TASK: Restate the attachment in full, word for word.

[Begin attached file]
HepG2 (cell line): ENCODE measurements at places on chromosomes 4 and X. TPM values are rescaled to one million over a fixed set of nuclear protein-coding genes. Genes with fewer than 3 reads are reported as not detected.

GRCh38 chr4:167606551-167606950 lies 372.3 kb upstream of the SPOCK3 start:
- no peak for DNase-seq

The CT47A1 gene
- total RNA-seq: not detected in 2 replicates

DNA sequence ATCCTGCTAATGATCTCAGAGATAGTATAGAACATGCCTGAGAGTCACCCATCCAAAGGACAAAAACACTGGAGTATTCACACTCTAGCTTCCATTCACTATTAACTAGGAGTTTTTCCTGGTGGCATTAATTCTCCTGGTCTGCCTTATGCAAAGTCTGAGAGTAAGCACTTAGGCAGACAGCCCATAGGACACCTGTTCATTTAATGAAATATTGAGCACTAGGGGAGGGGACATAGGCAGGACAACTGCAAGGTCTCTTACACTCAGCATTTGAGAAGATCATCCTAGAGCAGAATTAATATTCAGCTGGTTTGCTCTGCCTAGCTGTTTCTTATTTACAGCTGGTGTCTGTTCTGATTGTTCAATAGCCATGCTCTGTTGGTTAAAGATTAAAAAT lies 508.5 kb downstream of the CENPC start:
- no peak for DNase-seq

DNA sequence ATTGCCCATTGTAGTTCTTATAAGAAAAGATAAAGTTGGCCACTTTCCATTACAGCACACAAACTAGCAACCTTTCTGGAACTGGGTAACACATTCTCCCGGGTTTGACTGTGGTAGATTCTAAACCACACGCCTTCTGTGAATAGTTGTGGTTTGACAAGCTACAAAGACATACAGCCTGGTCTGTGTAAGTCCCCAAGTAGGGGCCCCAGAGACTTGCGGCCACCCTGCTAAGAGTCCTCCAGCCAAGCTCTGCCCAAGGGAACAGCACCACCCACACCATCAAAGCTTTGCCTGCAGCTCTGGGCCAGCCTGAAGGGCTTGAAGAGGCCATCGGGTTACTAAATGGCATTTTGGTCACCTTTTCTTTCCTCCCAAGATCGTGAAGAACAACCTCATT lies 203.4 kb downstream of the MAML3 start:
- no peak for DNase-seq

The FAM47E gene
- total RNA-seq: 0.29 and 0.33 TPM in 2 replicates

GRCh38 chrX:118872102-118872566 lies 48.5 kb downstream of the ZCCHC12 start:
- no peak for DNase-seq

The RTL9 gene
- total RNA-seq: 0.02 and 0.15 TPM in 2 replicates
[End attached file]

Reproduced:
HepG2 (cell line): ENCODE measurements at places on chromosomes 4 and X. TPM values are rescaled to one million over a fixed set of nuclear protein-coding genes. Genes with fewer than 3 reads are reported as not detected.

GRCh38 chr4:167606551-167606950 lies 372.3 kb upstream of the SPOCK3 start:
- no peak for DNase-seq

The CT47A1 gene
- total RNA-seq: not detected in 2 replicates

DNA sequence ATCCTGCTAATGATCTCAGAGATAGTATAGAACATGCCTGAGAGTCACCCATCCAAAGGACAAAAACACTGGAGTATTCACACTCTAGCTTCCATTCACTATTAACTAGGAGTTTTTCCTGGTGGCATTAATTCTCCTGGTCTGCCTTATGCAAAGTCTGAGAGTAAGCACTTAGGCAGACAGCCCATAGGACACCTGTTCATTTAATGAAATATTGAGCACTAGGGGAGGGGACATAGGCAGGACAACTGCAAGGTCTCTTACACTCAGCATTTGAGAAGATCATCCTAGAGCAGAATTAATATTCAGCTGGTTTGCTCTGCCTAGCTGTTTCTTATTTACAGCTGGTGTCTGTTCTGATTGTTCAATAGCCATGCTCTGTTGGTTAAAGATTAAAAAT lies 508.5 kb downstream of the CENPC start:
- no peak for DNase-seq

DNA sequence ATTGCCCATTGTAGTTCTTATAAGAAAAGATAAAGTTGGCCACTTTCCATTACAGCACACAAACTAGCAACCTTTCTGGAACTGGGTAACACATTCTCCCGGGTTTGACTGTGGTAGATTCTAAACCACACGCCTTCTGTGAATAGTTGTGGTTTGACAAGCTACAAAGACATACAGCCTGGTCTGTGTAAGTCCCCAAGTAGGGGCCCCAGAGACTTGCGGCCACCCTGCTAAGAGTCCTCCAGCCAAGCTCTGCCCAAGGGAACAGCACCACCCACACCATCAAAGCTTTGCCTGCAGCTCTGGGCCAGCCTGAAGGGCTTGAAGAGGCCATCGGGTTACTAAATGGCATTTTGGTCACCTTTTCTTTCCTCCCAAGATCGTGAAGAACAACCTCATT lies 203.4 kb downstream of the MAML3 start:
- no peak for DNase-seq

The FAM47E gene
- total RNA-seq: 0.29 and 0.33 TPM in 2 replicates

GRCh38 chrX:118872102-118872566 lies 48.5 kb downstream of the ZCCHC12 start:
- no peak for DNase-seq

The RTL9 gene
- total RNA-seq: 0.02 and 0.15 TPM in 2 replicates